Plant approval rests with county councillors

The chemical plant application requires no environmental permits from the provincial government, and because the land is in Leduc County’s Direct Control District, the plant needs only a vote by the seven members of the Leduc County Council on Feb. 25 to be approved.

Leduc County Mayor John Whaley has no safety or environmental concerns about the project. (CBC)

Leduc County Mayor John Whaley says he won’t express an opinion on the proposal until then, but says he has no concerns about safety or the environment.

“This is Haliburton, they are world-renowned, “ Whaley said.

“I know they have good safety practices in place, they are an excellent company to work with. They will do the right thing.”

Whaley says he believes the county’s volunteer firefighters, who are also responsible for Edmonton International Airport, can handle a serious incident.

“This business park has been here for 30, 40 years,” he said.

“So we believe we’re ready for it. And in that time I don’t believe, that I know of, that there’s been any serious incident at all. I think we have a good track record going forward.”

Jim Low says he has faith in the firefighters too, but faith isn’t enough.

“The fire chief is a friend of mine,” he said.

“It’s not a question of can the fire department handle it... Yeah, they can put the flames out, but like that one in Louisiana, they couldn’t go in there for 24 hours after... They couldn’t stop all the smoke that comes over and we just don’t want to breathe all that.”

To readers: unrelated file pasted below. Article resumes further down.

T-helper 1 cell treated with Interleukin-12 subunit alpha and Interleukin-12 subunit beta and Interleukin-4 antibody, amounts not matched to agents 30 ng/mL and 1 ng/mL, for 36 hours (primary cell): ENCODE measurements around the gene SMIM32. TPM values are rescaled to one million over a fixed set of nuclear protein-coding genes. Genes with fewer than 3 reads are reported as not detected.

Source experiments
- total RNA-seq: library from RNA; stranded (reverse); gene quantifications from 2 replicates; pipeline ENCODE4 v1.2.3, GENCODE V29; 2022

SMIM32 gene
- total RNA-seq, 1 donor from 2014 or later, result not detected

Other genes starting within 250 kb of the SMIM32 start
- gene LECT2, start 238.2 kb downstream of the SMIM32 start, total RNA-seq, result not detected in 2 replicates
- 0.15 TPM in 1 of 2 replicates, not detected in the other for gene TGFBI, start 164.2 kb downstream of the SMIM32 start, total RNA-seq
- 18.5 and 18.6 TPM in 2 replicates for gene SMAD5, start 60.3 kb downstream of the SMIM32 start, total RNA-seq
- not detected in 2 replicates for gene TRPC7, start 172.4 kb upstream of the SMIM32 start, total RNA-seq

“It’s going to be us, just like sitting ducks,” Lucille Low said.

Not everyone opposed

Lee Gottschlich owns Leading Manufacturing Group, which builds petroleum and chemical  tanks and which backs on to the Multi Chem property.

“We need ongoing businesses like that to sustain the business community here,” he said.

Lee Gottschlich, owner of Leading Manufacturing Group, believes that its necessary to bring new businesses to the area. (CBC)

“We as Western Canadians need this technology to develop our resources. I don’t have a problem with it.”

Meanwhile, Lucille Low is preparing to speak at the council meeting in February, but says she`s concerned her own councillor, John Schonewille, may have already made up his mind.

“I was told I was wrong, that I should know better because I knew when I moved in here that I would be next to an airport and an industrial plant. Basically he told me he was well aware of other blending facilities in Nisku, one right next to the hamlet of Nisku, and they didn’t complain. So I got the impression from him that I shouldn’t be complaining either.”

Schonewille declined to be interviewed for this story.

Low plans to speak at the Feb. 25th council meeting to express her concerns.

“If this goes in, I think we should ask for a $5 million deposit in our bank account so when --  not if, but when --  this happens, and we have to leave,  we at least have something to fall back on.”